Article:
The Seventh Circuit has sent back to court a pair of cases in multidistrict litigation surrounding Cook Medical LLC’s inferior vena cava filters, saying Cook can’t demand that the cases use Indiana’s statute of limitations after previously allowing the MDL to use statutes of the plaintiffs’ home states.
The panel reversed the dismissal of claims brought by Victoria Looper and Sammie Lambert, saying it’s unfair to allow Cook to retroactively revoke its implied consent by applying Indiana’s two-year limit as opposed to the South Carolina and Mississippi three-year statutes.
Looper and Lambert had used the short-form complaint approved for the MDL, under the understanding that their claims were timely under their home states’ statutes, adding that although there was no formal direct-filing order, the MDL had continued for years as if one were in place.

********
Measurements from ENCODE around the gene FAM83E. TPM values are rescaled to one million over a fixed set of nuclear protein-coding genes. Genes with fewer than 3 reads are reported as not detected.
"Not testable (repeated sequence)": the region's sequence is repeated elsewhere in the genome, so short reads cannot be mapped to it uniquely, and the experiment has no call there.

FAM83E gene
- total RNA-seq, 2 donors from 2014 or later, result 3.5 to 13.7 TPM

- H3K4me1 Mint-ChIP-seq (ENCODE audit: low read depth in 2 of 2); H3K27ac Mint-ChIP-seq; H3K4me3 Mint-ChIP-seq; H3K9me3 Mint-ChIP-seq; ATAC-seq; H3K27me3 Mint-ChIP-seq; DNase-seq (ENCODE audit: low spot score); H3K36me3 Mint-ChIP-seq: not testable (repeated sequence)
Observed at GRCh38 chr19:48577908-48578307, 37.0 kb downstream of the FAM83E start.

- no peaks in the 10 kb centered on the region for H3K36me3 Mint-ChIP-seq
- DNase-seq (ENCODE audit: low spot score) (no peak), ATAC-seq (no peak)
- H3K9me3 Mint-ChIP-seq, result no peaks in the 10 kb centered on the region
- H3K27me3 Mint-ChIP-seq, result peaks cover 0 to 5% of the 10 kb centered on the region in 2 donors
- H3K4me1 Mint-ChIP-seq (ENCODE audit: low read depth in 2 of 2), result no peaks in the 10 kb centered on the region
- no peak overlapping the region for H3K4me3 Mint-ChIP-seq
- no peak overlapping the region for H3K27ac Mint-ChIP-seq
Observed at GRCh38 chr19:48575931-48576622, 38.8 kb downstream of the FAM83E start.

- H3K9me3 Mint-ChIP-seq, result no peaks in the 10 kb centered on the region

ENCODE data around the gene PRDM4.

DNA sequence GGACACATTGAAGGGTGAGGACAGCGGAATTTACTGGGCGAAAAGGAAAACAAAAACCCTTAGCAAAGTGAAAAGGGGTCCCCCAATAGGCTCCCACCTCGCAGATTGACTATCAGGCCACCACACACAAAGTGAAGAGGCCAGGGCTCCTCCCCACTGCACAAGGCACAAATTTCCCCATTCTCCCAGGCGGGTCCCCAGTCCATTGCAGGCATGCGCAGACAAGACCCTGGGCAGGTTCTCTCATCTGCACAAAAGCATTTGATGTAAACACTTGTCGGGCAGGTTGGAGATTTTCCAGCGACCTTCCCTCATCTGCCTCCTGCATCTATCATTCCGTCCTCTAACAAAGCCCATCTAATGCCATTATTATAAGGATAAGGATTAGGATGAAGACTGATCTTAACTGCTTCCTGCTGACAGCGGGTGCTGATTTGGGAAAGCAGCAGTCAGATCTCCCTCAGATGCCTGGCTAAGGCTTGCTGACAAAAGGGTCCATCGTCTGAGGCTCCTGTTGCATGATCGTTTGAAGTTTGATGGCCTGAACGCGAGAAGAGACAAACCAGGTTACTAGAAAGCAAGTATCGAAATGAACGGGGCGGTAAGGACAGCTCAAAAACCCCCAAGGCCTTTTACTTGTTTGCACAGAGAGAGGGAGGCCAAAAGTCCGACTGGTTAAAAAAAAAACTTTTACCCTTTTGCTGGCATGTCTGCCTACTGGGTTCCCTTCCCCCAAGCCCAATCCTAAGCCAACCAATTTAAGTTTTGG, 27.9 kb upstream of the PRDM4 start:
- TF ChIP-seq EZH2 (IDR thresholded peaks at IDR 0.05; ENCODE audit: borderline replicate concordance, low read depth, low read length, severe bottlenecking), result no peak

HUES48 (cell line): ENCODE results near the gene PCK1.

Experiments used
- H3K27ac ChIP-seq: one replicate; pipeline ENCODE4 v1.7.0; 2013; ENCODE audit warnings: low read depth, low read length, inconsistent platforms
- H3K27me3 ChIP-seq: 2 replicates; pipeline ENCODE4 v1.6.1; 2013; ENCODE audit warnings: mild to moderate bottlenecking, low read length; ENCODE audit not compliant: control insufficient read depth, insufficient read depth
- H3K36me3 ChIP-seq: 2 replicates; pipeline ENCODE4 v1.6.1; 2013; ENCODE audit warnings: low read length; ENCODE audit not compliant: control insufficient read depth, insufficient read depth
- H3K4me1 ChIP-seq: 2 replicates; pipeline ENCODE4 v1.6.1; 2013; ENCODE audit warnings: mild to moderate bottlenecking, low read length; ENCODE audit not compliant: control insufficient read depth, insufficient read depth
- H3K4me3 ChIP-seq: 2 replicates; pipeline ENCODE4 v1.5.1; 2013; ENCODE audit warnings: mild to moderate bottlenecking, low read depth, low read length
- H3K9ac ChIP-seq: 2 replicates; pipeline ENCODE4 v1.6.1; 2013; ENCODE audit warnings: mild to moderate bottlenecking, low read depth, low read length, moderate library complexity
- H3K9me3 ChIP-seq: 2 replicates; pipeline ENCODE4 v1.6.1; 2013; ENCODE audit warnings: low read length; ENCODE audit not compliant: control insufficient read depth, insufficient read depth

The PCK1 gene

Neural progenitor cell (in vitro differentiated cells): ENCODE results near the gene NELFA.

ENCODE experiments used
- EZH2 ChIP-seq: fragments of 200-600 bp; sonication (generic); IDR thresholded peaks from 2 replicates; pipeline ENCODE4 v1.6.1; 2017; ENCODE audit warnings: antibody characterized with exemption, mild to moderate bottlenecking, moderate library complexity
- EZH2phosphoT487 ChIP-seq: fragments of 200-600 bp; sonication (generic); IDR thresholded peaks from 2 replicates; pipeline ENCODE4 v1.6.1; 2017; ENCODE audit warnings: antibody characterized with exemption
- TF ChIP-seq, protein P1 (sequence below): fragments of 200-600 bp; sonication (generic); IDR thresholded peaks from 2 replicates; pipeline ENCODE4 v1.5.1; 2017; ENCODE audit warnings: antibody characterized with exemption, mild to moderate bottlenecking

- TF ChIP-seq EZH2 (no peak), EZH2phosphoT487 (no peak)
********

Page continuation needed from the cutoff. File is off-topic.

Should Cook wish to revoke its implied consent, it should do so going forward for the entire MDL, not attempt to do so on a case-by-case basis for claims that progressed with the understanding the court would continue to use the statutes of limitations of their home states.
The cases are part of multidistrict litigation comprising a number of suits against Cook and others that were filed in federal court in 11 states, alleging the Cook defendants failed to warn patients of the known dangers and risks associated with the vein filters, produced the “unreasonably dangerous” filters with a design defect, were negligent in their duty of care to patients, and breached the warranty for the filters.
The plaintiffs also assert the Cook defendants recklessly misrepresented the quality and efficacy of the filters and omitted known problems in order to sell them to unsuspecting parties who were subsequently harmed.